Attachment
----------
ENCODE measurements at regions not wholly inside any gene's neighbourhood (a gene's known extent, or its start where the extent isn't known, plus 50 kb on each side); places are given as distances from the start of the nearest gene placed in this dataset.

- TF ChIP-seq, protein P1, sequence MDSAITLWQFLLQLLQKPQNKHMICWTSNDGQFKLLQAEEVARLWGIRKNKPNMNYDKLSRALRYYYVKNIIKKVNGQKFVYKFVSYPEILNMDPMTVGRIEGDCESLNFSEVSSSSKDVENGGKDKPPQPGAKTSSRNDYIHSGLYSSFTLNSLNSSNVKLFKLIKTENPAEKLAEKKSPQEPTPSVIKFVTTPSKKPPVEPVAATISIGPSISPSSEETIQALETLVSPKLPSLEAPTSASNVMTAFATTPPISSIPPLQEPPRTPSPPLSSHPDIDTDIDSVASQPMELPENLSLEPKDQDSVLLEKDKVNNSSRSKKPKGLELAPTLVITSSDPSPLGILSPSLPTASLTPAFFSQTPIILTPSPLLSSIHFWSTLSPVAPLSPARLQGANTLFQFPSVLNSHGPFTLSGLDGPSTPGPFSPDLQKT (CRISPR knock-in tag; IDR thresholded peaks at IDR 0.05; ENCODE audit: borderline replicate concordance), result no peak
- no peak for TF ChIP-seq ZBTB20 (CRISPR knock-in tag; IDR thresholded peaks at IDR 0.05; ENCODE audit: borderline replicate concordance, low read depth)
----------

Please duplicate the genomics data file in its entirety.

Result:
ENCODE measurements at regions not wholly inside any gene's neighbourhood (a gene's known extent, or its start where the extent isn't known, plus 50 kb on each side); places are given as distances from the start of the nearest gene placed in this dataset.

- TF ChIP-seq, protein P1, sequence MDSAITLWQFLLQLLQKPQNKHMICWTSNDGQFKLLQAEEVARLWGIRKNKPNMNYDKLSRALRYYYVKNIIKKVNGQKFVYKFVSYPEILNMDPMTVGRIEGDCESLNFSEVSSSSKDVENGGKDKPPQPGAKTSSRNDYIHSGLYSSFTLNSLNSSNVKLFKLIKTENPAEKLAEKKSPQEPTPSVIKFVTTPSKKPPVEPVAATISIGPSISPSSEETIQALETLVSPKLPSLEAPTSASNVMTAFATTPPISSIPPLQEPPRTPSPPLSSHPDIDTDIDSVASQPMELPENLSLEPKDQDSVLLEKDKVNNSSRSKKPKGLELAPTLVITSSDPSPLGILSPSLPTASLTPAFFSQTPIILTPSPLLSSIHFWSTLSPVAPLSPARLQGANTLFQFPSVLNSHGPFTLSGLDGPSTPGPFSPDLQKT (CRISPR knock-in tag; IDR thresholded peaks at IDR 0.05; ENCODE audit: borderline replicate concordance), result no peak
- no peak for TF ChIP-seq ZBTB20 (CRISPR knock-in tag; IDR thresholded peaks at IDR 0.05; ENCODE audit: borderline replicate concordance, low read depth)